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Drivers who cannot successfully dispute traffic tickets in Missouri through the state court system often choose to pay their traffic tickets. If you fail to beat a traffic ticket in court, or you miss the ticket violation payment deadline, you may incur additional fines and penalties. Note that the process of paying driving fines in MO varies based on whether or not you were issued a ticket that must be processed by the state Fine Collection Center (FCC). To learn how to respond to an MO traffic citation, read the following sections:
- How to pay a traffic ticket fine in Missouri.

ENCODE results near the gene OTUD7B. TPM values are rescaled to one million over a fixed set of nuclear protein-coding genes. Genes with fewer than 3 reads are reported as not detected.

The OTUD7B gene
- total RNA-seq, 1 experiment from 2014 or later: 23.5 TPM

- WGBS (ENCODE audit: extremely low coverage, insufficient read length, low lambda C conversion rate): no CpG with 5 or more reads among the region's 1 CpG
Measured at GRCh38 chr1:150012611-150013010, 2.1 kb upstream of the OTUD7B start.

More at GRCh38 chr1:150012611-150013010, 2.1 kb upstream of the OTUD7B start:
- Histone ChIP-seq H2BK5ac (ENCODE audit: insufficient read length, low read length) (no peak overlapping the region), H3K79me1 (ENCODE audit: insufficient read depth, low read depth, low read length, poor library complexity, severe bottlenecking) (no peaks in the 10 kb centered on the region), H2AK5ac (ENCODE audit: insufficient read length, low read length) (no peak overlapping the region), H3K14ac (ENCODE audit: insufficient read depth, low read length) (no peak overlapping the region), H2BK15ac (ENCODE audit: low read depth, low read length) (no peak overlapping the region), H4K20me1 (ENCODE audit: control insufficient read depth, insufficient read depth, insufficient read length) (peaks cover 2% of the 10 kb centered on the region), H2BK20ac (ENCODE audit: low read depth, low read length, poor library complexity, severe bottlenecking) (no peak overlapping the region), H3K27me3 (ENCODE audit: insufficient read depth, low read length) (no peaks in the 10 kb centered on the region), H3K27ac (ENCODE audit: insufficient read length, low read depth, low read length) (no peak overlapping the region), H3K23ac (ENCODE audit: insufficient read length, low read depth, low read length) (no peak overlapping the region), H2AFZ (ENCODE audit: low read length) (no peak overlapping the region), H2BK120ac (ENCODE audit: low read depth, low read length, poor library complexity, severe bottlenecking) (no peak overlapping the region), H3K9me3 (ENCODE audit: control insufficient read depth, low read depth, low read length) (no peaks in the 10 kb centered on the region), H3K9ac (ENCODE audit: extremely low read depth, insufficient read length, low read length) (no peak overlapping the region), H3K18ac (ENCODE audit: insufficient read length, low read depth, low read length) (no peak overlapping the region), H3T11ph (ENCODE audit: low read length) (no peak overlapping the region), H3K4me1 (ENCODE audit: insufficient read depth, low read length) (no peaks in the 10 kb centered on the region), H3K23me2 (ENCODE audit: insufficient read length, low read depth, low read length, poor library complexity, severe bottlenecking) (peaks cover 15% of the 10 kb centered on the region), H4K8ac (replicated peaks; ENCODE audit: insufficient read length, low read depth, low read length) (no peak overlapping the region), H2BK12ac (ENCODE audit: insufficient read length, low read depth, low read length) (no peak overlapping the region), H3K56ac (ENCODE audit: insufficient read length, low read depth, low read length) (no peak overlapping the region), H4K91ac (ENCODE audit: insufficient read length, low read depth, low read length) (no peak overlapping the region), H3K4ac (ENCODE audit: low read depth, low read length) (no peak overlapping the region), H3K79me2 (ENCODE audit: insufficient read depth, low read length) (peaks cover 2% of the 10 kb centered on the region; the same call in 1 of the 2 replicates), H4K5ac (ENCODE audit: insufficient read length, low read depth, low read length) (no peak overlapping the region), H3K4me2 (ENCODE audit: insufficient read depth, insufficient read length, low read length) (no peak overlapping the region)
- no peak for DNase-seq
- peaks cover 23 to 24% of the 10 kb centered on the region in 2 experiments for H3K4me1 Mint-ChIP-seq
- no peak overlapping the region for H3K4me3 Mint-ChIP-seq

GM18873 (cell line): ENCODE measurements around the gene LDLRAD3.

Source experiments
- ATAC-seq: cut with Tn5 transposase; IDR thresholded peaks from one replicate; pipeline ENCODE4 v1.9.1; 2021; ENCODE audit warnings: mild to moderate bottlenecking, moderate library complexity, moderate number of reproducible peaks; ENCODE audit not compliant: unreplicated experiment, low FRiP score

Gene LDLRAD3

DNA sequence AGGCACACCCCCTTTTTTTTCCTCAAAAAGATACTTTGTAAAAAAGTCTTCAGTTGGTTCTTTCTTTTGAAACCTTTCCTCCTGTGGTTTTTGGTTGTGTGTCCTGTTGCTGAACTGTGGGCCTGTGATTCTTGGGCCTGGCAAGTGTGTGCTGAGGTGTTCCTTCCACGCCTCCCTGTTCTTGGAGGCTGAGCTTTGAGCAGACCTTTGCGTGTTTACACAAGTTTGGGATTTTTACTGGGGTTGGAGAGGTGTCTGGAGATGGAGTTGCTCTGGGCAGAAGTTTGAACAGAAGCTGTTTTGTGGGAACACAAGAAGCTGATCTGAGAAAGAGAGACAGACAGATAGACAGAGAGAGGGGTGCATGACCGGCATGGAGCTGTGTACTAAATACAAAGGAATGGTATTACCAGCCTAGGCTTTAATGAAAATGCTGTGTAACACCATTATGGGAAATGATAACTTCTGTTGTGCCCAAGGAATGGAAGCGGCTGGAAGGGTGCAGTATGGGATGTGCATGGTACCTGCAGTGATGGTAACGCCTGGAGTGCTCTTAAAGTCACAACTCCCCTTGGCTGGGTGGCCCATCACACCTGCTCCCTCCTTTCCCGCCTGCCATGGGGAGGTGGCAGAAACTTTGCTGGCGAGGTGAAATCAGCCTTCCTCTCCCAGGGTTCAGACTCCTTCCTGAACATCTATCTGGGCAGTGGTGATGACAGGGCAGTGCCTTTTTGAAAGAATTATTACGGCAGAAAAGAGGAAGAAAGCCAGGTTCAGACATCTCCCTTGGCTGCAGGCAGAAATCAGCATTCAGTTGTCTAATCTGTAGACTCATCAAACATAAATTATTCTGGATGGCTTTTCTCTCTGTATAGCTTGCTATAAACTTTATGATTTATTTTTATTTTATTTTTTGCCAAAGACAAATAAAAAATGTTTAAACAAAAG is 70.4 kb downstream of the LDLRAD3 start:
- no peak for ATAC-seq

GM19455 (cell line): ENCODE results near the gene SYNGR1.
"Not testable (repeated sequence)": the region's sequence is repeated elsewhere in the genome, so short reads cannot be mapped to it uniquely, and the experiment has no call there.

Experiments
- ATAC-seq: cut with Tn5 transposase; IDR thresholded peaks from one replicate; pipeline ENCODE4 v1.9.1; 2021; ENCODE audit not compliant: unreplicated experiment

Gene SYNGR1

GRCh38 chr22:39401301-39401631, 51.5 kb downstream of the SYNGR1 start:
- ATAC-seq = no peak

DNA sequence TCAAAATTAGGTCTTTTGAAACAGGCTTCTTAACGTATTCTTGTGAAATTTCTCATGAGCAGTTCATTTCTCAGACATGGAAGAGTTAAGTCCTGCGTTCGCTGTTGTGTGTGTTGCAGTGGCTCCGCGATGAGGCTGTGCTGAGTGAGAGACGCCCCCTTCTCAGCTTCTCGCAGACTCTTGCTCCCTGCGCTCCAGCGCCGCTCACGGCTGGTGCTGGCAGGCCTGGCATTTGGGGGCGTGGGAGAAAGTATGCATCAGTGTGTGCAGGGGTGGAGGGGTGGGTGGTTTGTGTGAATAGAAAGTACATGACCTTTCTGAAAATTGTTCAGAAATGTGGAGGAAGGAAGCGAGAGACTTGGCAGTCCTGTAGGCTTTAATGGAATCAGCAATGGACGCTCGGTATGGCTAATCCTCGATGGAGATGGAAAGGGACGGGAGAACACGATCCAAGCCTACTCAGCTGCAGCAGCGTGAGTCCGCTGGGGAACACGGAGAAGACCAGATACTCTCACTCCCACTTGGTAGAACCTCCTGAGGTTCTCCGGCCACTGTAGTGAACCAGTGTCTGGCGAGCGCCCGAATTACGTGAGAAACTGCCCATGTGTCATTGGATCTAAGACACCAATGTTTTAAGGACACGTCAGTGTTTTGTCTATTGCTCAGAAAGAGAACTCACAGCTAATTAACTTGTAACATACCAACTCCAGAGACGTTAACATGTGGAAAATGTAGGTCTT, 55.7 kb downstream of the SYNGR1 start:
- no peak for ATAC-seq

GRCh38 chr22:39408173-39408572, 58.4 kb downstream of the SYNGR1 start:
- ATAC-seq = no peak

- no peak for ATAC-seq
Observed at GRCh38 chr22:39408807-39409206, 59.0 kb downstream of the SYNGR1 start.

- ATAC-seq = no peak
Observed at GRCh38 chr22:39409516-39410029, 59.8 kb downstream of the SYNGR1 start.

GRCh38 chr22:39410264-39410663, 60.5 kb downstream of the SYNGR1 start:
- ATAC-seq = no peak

- Missouri traffic ticket attorneys.
- Pleading not guilty in Missouri.
- Dismissal of charges in Missouri.
- Lost tickets in Missouri.
How to Pay a Traffic Ticket Fine in Missouri
The procedure to pay speeding tickets in Missouri and other types of citations can generally be completed via several methods. Paying traffic tickets online and by phone are the most convenient methods of providing your MO traffic tickets payments. Drivers can, however, pay driving tickets in MO via more conventional methods as well, such as by mail and in person.
Paying a Missouri Ticket Online and by Phone
The state FCC offers the option to pay traffic ticket online in Missouri through its official internet payment site. When paying traffic citations online, drivers will first be required to enter their ticket number in order for the system to locate their traffic fine information. Then, you will be prompted to provide your credit card data for payment purposes. Note that, by paying a driving fine in MO, you are effectively declaring your guilt to the charges.